To answer Phil’s direct question, some state and local governments permit the payment of real estate taxes or property taxes by credit card for a fee. Those convenience fees would not be deductible as a state and local income tax payment but would qualify as a miscellaneous itemized deduction subject to the 2% threshold. Thus, unless you have other miscellaneous itemized deductions, I would not adjust the after-tax cost of paying by credit card from the 2.5% fee you mentioned. For more on miscellaneous itemized deductions, check out this IRS publication.
2. Deducting travel costs incurred to check on an investment property.
Blog reader TheBeerHunter asks, “What deductions can be taken for a visit to an investment property in another state?” Blog reader Rich asks a similar question: “So if I fly back to AZ where I have a rental house in a LLC, can I deduct part or all of my expenses (air, hotel, food)?”
Yes, you can deduct travel costs related to your managing a rental property subject to the other restrictions covered in the airfare and lodging and meals posts. In brief, those restrictions are that the property must be away from your tax home, the expenses must be ordinary and necessary to managing your property, and the trip’s primary purpose must be business (for airfare) or you must allocate business and personal days (for lodging and meals). For example, if you took a trip to collect rent, make repairs, or market the property, you would deduct those on Schedule E as an expense of your rental property. If some of the days spent away from home were for personal vacation, you’d only deduct the meals and lodging for the days spent on business matters.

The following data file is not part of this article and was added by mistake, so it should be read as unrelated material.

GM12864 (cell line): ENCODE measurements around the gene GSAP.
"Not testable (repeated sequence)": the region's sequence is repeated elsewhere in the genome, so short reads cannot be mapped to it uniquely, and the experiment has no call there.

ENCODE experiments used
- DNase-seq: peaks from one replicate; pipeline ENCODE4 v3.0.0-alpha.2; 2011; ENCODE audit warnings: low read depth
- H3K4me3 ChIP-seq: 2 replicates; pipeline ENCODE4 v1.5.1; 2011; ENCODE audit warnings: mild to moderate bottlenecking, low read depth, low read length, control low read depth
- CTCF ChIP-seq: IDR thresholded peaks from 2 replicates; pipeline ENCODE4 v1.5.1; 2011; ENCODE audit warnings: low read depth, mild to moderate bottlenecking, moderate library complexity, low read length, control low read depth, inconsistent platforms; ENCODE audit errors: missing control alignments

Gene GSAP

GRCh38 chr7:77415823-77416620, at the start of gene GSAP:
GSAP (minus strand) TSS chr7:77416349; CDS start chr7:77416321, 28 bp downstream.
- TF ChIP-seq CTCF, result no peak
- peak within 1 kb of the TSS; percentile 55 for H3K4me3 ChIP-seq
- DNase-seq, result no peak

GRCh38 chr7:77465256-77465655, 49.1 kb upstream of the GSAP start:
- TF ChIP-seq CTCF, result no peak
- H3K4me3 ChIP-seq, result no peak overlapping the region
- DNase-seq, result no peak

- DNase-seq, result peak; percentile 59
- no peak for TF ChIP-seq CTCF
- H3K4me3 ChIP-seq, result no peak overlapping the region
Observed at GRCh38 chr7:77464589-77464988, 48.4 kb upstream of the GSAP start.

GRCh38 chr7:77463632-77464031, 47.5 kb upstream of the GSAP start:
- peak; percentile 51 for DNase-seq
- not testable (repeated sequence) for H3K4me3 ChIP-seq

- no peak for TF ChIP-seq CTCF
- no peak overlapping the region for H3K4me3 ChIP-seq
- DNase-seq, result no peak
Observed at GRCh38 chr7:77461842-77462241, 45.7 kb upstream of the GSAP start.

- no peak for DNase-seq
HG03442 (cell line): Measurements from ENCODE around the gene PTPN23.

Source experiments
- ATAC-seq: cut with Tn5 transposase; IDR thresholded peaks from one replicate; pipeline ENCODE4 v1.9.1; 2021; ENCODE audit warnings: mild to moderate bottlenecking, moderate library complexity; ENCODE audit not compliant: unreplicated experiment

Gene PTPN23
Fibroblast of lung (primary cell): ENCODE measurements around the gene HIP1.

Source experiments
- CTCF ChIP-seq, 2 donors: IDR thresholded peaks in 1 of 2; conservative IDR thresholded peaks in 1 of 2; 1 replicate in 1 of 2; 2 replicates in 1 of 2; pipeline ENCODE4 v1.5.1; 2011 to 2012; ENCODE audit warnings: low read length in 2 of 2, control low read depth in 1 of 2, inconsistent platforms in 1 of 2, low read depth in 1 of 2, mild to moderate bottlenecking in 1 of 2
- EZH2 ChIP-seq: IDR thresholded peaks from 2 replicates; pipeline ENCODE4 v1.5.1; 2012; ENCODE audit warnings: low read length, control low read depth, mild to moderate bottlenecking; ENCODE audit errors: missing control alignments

If the purpose of your trip is not to make repairs or find a tenant but is to make a substantial improvement to the property or build a new property, your travel costs would be capitalized along with the cost of the improvement or property and depreciated over the life of the rental (27.5 years for most rental properties). If your income is $150,000 or less, then you can deduct losses from rental properties of up to $25,000 against your other income. If your income is higher than $150K, you can only deduct your rental losses (what the IRS terms “passive activities”) to the extent you have income from rental properties.